Five banks, including two of mainland China's largest state-owned lenders, shut some of their branches and automated teller machines in Hong Kong on Tuesday after a long weekend of violence and vandalism sparked by protest rallies around the city.The partial shutdown affected 13 branches and 330 ATMs across several districts in the city, about one in 10 automated tellers in one of the world's most over-banked urban centres, according to South China Morning Post's tabulation of data and press releases by the banks."Bank customers are advised to use online banking or ATM services as far as possible, and check bank branches service status before visiting," the Hong Kong Monetary Authority (HKMA) said in a statement over the weekend when it disclosed that 330 ATMs had been vandalised. "Recent spate of vandalism and arson attacks have seriously affected the use of banking services by the public. Any form of vandalism and violence should be condemned."The stoppage underscores how four months of unprecedented civic unrest continued to wreak havoc on Asia's financial hub, as tourists stayed away, retail sales dwindled and property prices declined, putting the city's economy on track to a technical recession in the fiscal third quarter that started on October 1. A long list of companies, especially those owned by mainland China investors, were the targets of rioters' retribution this weekend, as the city's public unrest morphed from an opposition to a controversial extradition bill into a general attack on China.Bank of China (Hong Kong), the local unit of China's oldest lender and one of the city's three currency issuers, had been the hardest hit, as it bore the brunt of the protesters' wrath against any company deemed to be associated with the mainland.The bank shuttered all but one of its 200 Hong Kong branches on Saturday as rioters vandalised its facilities, set fire and wrecked ATMs. Five branches in Causeway Bay, Mong Kok, Kwun Tong, Tsuen Wan and Tsueng Kwan O remained shut on Tuesday after a public holiday, because the premises had sustained fire damage, the bank said, declining to divulge a financial estimate for the damage.BOCHK and all major banks such as HSBC, Hang Seng Bank, ICBC Asia contacted by the Post all declined to confirm if any cash from ATMs was lost, but did confirm customers' assets at the banks' safe deposit boxes were safe.SCMP Graphics alt=SCMP Graphics"We reiterate that our banknote supply remains normal and have stepped up our efforts to replenish cash for ATMs where practicable," said the bank, which operates 700 ATMs across the city. "We strongly condemn the radical violence against the bank. BOCHK will continue to spare no effort in contributing to Hong Kong's economic development, financial stability and people's livelihood."SCMP Graphics alt=SCMP GraphicsICBC (Asia), the Hong Kong unit of the world's largest company Industrial & Commercial Bank of China (ICBC), shut all 59 of its branches on Saturday, keeping four of them closed in Causeway Bay, Mong Kok, Yau Ma Tei and Yuen Long, because of damage sustained over the weekend."The branches had been seriously damaged in the past few days, and are currently undertaking repair works," ICBC Asia said in a statement on Tuesday."Upon inspection and evaluation, all safe deposit boxes of the bank, and the customers' assets and information remain safe. The operation of the bank also remains normal, with a strong financial position and ample liquidity."China Citic Bank International, a unit of China's largest state-owned conglomerate, also suspended business at many of its 30 branches in the city on Saturday. Every branch of the bank resumed operation on Tuesday, but six damaged ATMs were halted.Anti-government protesters damage a China Construction Bank branch following a rally in defiance of the anti-mask law issued by the government on October 5, 2019. Photo: Felix Wong alt=Anti-government protesters damage a China Construction Bank branch following a rally in defiance of the anti-mask law issued by the government on October 5, 2019. Photo: Felix WongHang Seng Bank, established in Hong Kong in 1933 and now 62 per cent owned by HSBC, was also affected, closing three branches in Kwun Tong and Tseung Kwan O. HSBC, the biggest lender of the city, on Saturday closed most branches but resumed all operations on Tuesday. Bank of Communications said it had closed one of its branches in Tuen Mun.Citibank, headquartered in New York, had not been caught by the anti-China backlash, but said it's closing its branches two hours earlier at 5pm.The closures have had limited impact on banks' shares. Hang Seng Bank's shares rose 0.4 per cent in an advancing market to HK$165.20, while its parent HSBC rose 0.3 per cent to HK$58.45. ICBC's shares rose 1.4 per cent to HK%5.23. Bank of China (Hong Kong) fell 0.2 per cent in an advancing market to HK$25.85 while the shares of its parent closed unchanged at HK$3.06."Since most banking services have now moved online and are accessible by smartphones and computers, people do not need to go to their branches," said veteran stockbroker Cheung Tin Sang. "The damage of some branches are not seen as a problem."This article originally appeared in the South China Morning Post (SCMP), the most authoritative voice reporting on China and Asia for more than a century. For more SCMP stories, please explore the SCMP app or visit the SCMP's Facebook and Twitter pages. Copyright © 2019 South China Morning Post Publishers Ltd. All rights reserved. Copyright (c) 2019. South China Morning Post Publishers Ltd. All rights reserved.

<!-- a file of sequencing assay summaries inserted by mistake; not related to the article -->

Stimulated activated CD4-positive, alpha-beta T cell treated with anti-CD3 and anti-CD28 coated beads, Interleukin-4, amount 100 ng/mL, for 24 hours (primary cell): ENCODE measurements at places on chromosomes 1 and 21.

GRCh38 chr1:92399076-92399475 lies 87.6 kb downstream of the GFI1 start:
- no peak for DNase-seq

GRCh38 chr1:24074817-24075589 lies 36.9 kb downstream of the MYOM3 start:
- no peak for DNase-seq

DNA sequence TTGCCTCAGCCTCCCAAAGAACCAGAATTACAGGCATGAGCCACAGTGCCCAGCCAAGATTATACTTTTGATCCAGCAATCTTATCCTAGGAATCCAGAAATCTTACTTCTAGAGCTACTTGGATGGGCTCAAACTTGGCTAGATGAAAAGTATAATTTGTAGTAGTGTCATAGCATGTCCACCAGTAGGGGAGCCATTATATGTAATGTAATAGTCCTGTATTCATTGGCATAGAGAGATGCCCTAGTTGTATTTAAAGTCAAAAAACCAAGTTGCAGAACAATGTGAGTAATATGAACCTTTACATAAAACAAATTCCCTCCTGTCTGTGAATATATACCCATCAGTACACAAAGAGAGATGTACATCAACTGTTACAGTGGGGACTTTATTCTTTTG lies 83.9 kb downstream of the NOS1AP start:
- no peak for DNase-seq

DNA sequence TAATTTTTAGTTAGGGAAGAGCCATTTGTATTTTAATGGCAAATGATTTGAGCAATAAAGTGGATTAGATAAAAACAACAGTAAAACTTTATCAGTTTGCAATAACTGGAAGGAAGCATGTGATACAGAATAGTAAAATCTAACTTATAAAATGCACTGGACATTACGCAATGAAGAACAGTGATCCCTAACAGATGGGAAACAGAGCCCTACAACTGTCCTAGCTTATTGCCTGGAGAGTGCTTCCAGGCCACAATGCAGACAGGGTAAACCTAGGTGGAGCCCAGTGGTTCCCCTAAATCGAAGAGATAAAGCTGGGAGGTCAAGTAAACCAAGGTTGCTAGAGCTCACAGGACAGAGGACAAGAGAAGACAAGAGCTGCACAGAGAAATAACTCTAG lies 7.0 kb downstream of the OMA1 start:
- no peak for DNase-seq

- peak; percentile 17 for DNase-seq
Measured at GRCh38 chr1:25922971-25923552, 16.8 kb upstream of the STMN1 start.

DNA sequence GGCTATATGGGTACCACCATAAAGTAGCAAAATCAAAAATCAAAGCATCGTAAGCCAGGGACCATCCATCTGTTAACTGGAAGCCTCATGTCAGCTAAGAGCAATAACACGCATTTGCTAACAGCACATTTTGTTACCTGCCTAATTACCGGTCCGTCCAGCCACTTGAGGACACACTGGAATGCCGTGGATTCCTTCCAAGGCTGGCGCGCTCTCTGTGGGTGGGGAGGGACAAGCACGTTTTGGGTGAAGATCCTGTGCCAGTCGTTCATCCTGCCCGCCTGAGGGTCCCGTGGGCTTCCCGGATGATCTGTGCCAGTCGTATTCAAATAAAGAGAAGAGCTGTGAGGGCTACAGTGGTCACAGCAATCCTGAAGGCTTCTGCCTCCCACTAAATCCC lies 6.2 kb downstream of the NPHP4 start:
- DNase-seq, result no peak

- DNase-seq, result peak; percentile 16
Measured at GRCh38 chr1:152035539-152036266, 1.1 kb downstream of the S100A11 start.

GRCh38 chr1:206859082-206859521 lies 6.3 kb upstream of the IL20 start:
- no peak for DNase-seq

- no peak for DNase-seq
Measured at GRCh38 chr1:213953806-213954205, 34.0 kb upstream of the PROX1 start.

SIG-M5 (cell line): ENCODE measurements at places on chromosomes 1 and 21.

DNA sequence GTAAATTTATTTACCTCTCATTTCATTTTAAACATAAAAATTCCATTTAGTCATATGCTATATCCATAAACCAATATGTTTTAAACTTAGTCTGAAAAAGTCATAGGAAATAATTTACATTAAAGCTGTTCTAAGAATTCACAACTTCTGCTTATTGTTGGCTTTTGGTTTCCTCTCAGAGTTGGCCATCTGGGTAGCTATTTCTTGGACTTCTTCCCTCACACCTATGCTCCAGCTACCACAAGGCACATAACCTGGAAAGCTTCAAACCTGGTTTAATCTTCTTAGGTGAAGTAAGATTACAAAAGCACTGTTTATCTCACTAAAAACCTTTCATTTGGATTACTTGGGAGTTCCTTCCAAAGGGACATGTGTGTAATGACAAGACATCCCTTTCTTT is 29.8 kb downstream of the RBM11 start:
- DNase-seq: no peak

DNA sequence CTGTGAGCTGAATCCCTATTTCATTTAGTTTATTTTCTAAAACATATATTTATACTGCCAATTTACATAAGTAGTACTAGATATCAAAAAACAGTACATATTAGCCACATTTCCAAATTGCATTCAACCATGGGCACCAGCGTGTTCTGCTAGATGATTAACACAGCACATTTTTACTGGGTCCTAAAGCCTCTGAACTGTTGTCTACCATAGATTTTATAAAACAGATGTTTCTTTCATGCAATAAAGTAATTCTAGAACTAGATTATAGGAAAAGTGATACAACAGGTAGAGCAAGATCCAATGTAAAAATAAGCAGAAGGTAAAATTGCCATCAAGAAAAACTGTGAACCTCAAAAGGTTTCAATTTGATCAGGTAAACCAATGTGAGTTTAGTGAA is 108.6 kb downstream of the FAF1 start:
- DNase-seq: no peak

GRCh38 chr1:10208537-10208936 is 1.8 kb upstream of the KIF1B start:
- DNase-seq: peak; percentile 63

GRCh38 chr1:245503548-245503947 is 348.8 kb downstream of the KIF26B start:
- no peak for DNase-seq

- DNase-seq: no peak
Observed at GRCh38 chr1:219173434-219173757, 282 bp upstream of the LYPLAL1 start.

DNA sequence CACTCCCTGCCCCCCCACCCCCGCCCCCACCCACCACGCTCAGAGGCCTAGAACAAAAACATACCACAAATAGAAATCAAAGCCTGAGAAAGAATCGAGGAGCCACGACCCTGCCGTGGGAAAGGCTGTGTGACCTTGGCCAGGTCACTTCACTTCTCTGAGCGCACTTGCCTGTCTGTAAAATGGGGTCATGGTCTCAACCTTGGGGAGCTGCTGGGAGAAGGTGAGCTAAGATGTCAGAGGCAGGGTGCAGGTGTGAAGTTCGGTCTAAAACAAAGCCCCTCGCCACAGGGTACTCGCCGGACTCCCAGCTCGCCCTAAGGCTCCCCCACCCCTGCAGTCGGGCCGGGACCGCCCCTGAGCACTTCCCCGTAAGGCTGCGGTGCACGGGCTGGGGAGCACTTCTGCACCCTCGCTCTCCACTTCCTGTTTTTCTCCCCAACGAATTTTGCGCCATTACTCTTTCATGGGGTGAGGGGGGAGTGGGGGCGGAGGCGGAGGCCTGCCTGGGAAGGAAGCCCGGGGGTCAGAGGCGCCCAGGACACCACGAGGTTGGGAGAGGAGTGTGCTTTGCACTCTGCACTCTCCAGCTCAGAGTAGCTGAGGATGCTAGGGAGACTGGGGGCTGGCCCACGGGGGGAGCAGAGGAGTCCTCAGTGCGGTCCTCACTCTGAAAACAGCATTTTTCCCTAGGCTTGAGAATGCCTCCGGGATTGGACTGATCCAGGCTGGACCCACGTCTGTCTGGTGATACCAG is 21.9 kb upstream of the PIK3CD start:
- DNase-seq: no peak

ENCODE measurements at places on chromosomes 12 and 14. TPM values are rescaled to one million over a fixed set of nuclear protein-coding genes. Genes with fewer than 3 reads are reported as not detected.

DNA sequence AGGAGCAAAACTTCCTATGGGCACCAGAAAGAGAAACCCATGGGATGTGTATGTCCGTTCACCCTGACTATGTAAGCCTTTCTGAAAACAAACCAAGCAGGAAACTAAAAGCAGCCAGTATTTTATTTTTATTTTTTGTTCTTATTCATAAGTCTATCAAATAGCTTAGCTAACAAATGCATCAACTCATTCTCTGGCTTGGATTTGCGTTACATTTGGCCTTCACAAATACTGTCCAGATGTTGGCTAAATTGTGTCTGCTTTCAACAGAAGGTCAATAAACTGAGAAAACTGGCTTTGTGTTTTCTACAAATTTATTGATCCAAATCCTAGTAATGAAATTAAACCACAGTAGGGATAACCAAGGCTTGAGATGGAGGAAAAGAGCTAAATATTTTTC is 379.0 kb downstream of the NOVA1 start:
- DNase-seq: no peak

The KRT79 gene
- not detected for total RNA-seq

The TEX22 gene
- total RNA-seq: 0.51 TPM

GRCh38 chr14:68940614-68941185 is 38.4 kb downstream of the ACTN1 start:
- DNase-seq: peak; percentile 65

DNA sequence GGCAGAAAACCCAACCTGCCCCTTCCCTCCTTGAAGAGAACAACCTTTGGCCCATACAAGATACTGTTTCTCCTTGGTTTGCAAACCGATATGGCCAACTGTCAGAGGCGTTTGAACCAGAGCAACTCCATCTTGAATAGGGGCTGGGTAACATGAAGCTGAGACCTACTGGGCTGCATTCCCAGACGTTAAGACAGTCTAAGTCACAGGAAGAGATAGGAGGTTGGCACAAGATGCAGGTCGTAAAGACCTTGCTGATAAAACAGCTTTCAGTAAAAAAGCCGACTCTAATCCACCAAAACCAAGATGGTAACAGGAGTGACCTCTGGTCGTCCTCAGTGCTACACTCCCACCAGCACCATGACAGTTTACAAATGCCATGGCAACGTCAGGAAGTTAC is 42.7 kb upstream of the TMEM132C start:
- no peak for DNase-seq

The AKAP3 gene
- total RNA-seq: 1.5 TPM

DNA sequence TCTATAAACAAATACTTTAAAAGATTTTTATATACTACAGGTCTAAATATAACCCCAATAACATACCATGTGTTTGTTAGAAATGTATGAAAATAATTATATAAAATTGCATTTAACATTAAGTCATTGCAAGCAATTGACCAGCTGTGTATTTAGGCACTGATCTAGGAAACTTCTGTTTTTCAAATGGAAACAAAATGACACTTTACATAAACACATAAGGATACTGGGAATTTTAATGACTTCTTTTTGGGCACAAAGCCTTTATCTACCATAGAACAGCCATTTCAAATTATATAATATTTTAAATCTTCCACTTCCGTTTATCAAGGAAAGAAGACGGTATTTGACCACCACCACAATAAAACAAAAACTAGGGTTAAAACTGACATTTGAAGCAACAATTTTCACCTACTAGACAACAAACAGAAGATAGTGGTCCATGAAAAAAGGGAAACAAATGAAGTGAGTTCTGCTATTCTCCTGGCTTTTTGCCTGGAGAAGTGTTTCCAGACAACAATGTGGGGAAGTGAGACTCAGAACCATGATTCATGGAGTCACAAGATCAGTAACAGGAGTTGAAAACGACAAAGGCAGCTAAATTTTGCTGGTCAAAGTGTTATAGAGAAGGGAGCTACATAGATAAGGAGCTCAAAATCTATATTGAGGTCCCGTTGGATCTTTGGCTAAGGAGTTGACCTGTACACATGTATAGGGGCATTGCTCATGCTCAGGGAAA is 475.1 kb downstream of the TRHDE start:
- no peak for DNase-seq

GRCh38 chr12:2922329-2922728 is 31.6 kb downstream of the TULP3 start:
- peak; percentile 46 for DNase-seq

Hong Kong anti-government protesters are increasingly focusing their anger on mainland Chinese businesses and those with pro-Beijing links, daubing graffiti on store fronts and vandalising outlets in the heart of the financial centre. Protesters took aim at some of China's largest banks at the weekend, spray-painting anti-China slogans on shuttered branches and trashing ATM machines of outlets such as Bank of China's Hong unit, while nearby international counterparts such as Standard Chartered escaped untouched.